is for internal functions only.  If a function is exposed, it should
  	not be put here.
  </ul>
  
  <h2>Directory Structure</h2>
  
  <p>Each type has a base directory.  Inside this base directory, are
  subdirectories, which contain the actual code.  These subdirectories are named
  after the platforms the are compiled on.  Unix is also used as a common
  directory.  If the code you are writing is POSIX based, you should look at the
  code in the unix directory.  A good rule of thumb, is that if more than half
  your code needs to be ifdef'ed out, and the structures required for your code
  are substantively different from the POSIX code, you should create a new
  directory.</p>
  
  <p>Currently, the APR code is written for Unix, BeOS, Windows, and OS/2.  An
  example of the directory structure is the file I/O directory:</p>
  
  <pre>
  apr
    |
     ->  file_io
            |
             -> unix            The Unix and common base code
            |
             -> win32           The Windows code
            | 
             -> os2             The OS/2 code
  </pre>
  
  <p>Obviously, BeOS does not have a directory.  This is because BeOS is currently
  using the Unix directory for it's file_io.</p>
  
  <p>There are a few special top level directories.  These are test and include.
  Test is a directory which stores all test programs.  It is expected
  that if a new type is developed, there will also be a new test program, to
  help people port this new type to different platforms.  A small document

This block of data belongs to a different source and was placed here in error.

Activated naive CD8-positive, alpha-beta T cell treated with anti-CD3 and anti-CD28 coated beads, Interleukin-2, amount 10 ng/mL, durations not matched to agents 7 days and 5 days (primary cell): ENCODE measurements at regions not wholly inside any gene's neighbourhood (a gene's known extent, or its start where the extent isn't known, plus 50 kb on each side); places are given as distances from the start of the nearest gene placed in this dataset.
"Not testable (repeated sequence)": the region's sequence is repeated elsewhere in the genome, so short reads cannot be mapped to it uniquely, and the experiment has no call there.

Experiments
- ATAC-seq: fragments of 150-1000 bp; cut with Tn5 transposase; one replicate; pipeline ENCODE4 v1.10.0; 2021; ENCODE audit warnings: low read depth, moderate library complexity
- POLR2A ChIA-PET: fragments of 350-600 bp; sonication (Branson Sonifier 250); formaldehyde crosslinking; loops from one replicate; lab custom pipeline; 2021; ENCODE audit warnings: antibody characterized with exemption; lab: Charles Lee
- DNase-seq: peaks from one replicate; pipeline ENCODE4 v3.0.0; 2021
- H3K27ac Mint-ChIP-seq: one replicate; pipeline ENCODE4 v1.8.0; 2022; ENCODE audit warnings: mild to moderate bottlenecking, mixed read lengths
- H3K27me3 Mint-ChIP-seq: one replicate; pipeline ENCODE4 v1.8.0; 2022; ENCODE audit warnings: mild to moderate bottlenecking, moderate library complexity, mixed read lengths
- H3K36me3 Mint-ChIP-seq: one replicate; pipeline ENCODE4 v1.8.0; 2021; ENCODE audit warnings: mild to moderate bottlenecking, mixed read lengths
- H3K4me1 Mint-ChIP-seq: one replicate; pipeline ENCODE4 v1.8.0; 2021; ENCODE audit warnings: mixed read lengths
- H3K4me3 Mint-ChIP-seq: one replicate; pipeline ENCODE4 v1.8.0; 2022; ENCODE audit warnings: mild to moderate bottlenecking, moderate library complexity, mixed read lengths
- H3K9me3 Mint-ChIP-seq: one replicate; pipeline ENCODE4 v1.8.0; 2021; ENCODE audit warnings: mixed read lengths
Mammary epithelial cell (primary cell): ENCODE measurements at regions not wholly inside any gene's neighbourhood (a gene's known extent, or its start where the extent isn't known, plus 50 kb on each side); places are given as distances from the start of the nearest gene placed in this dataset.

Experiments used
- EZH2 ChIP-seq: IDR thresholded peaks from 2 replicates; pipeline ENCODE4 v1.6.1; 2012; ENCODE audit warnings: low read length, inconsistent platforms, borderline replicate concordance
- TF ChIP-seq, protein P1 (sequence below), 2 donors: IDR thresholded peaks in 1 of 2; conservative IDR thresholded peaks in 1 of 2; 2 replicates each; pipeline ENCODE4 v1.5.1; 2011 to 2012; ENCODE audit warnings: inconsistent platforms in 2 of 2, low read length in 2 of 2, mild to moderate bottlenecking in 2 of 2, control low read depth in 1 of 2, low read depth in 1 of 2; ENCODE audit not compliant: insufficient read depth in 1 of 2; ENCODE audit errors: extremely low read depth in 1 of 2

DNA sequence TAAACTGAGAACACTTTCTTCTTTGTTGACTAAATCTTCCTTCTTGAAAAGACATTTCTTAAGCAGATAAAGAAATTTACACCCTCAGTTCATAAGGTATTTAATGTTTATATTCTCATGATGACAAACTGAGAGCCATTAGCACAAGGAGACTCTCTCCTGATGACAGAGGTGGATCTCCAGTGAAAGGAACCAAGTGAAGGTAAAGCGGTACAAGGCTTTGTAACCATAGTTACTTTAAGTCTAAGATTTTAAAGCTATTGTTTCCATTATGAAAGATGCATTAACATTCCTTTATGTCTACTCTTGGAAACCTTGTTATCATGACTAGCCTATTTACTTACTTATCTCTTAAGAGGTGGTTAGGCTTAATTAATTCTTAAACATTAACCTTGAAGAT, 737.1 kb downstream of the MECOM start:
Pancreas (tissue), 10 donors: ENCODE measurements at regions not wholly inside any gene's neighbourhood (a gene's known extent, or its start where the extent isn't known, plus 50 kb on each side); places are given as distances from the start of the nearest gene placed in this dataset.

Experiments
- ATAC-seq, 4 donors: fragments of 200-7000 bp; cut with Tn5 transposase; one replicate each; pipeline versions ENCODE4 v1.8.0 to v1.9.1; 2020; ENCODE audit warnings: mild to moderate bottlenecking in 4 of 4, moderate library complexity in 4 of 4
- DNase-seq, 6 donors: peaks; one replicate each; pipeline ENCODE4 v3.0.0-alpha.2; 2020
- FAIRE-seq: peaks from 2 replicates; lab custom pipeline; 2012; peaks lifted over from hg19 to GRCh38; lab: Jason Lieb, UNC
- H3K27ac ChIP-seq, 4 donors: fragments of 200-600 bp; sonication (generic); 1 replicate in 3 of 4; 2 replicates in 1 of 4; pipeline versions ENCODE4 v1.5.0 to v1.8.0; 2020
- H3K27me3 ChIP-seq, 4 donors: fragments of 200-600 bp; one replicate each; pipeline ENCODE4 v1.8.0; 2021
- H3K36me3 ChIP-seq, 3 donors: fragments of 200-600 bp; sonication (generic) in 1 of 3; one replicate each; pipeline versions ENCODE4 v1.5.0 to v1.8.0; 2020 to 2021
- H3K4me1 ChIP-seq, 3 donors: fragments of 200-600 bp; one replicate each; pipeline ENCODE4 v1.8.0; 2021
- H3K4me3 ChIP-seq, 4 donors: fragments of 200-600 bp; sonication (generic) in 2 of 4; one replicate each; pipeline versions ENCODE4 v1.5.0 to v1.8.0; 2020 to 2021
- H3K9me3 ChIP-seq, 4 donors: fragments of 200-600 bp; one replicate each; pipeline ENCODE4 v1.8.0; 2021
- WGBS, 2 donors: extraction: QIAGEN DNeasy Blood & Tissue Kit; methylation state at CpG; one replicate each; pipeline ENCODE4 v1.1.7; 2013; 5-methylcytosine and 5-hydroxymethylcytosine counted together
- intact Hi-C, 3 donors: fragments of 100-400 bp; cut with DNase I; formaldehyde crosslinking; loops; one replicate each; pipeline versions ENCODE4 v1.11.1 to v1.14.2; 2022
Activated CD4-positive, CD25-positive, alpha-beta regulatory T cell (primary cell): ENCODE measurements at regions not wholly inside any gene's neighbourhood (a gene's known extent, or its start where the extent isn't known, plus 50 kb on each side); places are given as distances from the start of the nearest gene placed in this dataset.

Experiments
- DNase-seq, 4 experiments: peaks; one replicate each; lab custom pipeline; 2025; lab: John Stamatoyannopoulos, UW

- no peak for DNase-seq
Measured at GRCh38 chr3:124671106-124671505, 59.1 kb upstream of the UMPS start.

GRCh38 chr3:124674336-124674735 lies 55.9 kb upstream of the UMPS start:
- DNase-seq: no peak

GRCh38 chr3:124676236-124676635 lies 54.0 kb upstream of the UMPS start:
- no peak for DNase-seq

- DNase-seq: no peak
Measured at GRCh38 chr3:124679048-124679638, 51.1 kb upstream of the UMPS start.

describing how to create new tests that integrate with the test suite can be
  found in the test/ directory.  Include is a directory which stores all 
  required APR header files for external use.</p>
  
  <h2>Creating an APR Type</h2>
  
  <p>The current design of APR requires that most APR types be incomplete.  
  It is not possible to write flexible portable code if programs can access 
  the internals of APR types.  This is because different platforms are 
  likely to define different native types.  There are only two execptions to
  this rule:</p>
  
  <ul>
  <li>The first exception to this rule is if the type can only reasonably be 
  implemented one way.  For example, time is a complete type because there 
  is only one reasonable time implementation.
  
  <li>The second exception to the incomplete type rule can be found in 
  apr_portable.h.  This file defines the native types for each platform.  
  Using these types, it is possible to extract native types for any APR type.</p>